My most memorable confession was with a priest that I was very close to in college. I left in tears–but in a good way. It was my most honest confession because I was telling someone that I trusted all the things that I hate about myself.

Yeesh! That is not always easy to admit–especially to those who know us well. Chances are, however, they know our faults anyway–just as God does and they, like God, love us anyway.

Confession Compilations


Dr. Christine Whelan offers some thoughts on a priest who compiled the sins that people confessed and noticed a difference between what men and women confess. Turns out that women confess pride most often and men confess lust (no surprise there!).

But Dr. Whelan smartly points out a good point:

Are women actually more “proud” than men? So women confess pride more often. Might it just be that women are more likely to think that their feelings of pride are sinful, whereas men think their feelings of pride are well-deserved and normal? My previous research has shown that women often downplay their accomplishments, because they feel culturally compelled to present themselves as demure and “sweet” — not strong and successful. This kind of socialization effect will carry over from the classroom to the bar to the confessional; it’s the way we are taught to operate. So a woman who gets an “A” on a test and thinks she’s da bomb for doing so might feel a twinge of guilt about her excitement, whereas a man would not.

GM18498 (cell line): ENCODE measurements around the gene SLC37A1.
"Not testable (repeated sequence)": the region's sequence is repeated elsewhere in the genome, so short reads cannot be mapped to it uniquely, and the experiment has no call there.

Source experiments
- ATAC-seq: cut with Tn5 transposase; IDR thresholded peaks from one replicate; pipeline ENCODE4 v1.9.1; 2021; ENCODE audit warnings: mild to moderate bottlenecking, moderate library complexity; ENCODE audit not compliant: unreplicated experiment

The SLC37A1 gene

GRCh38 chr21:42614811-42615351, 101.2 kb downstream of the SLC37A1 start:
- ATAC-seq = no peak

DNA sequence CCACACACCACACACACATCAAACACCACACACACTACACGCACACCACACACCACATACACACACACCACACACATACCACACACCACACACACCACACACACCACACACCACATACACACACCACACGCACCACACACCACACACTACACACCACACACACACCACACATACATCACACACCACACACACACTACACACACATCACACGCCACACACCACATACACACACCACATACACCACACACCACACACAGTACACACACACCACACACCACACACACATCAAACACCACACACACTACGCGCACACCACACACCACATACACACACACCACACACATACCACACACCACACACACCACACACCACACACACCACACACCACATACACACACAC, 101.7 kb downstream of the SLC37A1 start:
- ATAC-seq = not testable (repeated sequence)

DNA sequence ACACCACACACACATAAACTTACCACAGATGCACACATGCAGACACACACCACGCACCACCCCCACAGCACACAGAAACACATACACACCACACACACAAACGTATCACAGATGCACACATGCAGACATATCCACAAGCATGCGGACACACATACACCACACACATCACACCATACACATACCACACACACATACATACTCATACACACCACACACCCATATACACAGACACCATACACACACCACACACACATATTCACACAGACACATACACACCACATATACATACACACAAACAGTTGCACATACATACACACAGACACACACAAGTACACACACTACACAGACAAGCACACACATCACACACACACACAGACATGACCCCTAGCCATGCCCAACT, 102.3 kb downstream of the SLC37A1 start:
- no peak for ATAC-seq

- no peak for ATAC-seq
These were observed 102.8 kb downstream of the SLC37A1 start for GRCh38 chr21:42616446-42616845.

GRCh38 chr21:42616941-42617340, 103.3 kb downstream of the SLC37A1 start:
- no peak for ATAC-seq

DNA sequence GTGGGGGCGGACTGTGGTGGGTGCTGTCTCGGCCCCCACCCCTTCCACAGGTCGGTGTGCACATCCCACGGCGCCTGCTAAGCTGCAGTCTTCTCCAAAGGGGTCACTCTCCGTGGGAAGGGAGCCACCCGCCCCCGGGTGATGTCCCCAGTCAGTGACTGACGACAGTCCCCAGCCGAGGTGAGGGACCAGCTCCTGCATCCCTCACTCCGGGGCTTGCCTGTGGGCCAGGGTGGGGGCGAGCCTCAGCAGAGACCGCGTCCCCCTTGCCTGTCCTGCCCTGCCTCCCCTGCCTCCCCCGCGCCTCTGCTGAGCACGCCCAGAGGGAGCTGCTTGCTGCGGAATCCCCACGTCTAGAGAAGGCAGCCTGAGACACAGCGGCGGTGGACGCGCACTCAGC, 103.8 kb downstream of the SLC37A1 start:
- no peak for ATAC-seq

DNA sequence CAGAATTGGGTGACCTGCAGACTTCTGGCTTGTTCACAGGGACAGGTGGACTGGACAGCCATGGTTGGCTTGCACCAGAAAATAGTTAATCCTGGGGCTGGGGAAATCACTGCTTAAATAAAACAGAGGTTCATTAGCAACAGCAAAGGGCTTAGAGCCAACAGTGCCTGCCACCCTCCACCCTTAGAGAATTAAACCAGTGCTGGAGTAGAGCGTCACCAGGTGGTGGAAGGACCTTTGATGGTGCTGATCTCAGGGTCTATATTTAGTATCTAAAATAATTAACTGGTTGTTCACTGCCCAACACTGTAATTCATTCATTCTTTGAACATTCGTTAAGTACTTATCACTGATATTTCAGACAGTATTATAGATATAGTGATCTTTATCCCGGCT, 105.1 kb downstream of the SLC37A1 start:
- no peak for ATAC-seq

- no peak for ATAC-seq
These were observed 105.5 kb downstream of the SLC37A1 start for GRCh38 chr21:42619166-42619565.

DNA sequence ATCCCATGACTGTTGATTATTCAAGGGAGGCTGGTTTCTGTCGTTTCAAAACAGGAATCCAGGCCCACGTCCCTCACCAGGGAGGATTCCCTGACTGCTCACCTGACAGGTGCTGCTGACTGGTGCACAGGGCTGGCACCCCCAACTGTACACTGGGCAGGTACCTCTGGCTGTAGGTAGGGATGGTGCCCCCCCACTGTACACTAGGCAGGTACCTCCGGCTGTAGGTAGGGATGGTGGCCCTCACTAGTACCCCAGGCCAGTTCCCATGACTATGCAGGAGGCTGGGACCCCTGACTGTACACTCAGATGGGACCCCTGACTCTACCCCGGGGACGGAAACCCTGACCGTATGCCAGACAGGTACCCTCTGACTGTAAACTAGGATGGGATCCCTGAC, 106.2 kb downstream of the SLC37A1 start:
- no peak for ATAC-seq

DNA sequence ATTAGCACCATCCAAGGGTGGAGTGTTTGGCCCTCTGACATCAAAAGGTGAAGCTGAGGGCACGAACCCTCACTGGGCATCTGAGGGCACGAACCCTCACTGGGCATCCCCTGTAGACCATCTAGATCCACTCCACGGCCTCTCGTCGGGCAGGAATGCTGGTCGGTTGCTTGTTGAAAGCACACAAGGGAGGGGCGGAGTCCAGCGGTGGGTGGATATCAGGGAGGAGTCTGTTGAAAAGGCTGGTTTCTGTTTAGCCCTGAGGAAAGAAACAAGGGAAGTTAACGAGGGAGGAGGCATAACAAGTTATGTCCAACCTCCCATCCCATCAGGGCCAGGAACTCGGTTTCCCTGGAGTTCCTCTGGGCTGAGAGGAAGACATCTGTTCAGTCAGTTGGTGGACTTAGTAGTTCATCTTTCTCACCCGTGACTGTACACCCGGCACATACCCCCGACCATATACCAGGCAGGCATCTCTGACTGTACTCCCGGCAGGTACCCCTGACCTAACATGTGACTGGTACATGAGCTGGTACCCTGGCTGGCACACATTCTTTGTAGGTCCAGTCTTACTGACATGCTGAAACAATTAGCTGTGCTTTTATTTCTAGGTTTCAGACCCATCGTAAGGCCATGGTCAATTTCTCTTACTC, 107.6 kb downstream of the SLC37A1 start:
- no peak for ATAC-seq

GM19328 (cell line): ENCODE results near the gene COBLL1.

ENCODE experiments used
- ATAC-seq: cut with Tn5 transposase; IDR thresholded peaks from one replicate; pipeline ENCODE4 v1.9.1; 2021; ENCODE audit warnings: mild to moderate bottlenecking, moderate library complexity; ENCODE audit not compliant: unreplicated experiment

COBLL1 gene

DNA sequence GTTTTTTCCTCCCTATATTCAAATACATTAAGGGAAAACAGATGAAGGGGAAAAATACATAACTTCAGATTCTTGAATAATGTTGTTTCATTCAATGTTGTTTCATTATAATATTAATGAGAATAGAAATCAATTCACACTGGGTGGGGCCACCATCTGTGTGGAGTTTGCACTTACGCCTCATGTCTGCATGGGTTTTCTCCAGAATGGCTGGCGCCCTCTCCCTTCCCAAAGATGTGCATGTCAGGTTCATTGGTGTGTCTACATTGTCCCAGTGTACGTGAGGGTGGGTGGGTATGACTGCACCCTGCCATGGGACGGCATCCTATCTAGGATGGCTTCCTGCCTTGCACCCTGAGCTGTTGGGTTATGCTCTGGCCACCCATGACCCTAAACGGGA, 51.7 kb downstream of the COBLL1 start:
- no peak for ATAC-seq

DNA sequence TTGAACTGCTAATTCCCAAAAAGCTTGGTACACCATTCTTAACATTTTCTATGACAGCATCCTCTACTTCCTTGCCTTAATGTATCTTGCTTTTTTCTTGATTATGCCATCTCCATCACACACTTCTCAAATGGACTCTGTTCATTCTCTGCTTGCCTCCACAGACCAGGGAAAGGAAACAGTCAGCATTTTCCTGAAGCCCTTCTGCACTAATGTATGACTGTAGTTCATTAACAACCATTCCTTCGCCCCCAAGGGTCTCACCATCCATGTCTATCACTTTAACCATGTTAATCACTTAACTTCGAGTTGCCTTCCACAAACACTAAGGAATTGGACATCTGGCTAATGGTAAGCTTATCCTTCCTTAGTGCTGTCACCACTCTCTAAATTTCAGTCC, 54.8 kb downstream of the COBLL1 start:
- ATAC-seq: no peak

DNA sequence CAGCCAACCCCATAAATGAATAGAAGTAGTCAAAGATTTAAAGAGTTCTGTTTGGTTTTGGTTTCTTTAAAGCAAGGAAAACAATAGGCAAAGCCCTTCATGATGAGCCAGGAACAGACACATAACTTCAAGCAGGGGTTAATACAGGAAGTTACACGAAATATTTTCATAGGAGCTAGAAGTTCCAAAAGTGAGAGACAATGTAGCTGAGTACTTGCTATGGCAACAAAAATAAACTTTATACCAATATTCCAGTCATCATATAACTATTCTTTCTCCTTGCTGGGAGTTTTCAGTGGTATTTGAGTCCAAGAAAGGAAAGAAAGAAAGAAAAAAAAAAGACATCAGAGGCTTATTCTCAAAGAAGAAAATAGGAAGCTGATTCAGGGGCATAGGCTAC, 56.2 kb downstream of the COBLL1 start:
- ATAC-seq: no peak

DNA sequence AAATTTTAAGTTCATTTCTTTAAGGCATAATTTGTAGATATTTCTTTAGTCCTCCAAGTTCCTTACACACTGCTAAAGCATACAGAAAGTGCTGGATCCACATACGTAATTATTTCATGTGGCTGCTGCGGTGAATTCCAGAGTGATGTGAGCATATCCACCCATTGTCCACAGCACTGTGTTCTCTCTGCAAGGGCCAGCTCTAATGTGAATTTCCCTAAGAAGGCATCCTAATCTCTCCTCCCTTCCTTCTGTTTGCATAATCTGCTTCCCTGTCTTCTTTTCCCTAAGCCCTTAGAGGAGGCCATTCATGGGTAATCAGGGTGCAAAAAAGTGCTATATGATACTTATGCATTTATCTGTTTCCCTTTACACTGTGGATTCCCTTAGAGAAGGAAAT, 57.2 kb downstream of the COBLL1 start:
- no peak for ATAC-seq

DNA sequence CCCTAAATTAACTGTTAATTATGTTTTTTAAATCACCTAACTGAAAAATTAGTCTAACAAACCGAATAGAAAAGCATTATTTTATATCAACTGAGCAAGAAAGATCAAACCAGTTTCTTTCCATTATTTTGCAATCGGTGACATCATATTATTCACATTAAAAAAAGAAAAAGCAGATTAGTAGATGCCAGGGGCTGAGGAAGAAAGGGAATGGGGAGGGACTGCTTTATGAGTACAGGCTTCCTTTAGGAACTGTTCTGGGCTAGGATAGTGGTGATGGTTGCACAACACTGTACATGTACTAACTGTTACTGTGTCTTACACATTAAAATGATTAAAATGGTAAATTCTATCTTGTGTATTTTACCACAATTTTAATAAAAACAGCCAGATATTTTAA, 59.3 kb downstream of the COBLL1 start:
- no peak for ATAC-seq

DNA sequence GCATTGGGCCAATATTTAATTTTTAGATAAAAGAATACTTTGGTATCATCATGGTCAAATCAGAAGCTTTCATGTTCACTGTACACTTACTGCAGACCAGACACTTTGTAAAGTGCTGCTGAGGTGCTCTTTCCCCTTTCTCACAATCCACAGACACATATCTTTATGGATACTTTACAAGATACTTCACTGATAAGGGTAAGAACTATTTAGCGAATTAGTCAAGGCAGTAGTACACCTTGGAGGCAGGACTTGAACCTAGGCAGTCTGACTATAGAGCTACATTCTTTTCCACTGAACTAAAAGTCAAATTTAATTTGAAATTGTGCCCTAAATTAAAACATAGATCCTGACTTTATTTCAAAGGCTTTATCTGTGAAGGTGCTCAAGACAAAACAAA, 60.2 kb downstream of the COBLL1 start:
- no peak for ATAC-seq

Are men confessing to lust because they are conditioned to do so? I give talks to college students about dating and marriage, and you might be surprised that in the Q&A sessions, it’s the guys who do most of the talking. The men are quick to talk about their desire for a late night booty call to be answered in the affirmative, and what a “hook-up” really means in their circle of friends. After one such talk, it occurred to me that many think they are cool, attractive and more masculine for “confessing” those thoughts. I’m not saying that men are more lustful than women; I wonder how much our social conditioning impacts what we think to confess.

An excellent point by the good doctor. But we should add another piece to this.

Were the specific instances mentioned in these confessions actually sins? The correct answer here is that we don’t know.

We should notice that the data indictates that men and women confess these sins but it does not say whether these admissions are actually sins. Some women may in fact confess pride but may simply be downplaying their accomplishments. A good confessor would be able to point out that her behavior in this instance may indeed not be sinful at all.

So while women may confess pride–they indeed may not be committing that sin at all. The same with male confessions of lust which may just be natural feelings of attraction at time that someone interprets too scrupulously. Hopefully, the priests doing the compiling (which is dangerously close to breaking the seal of confession in my opinion) were able to tell the difference.

For more on how to go to confession–especially if it’s been awhile…check out our confession videos:

http://blip.tv/play/gsgW6qxYjPc9

http://blip.tv/play/gsgW7JtCjPc9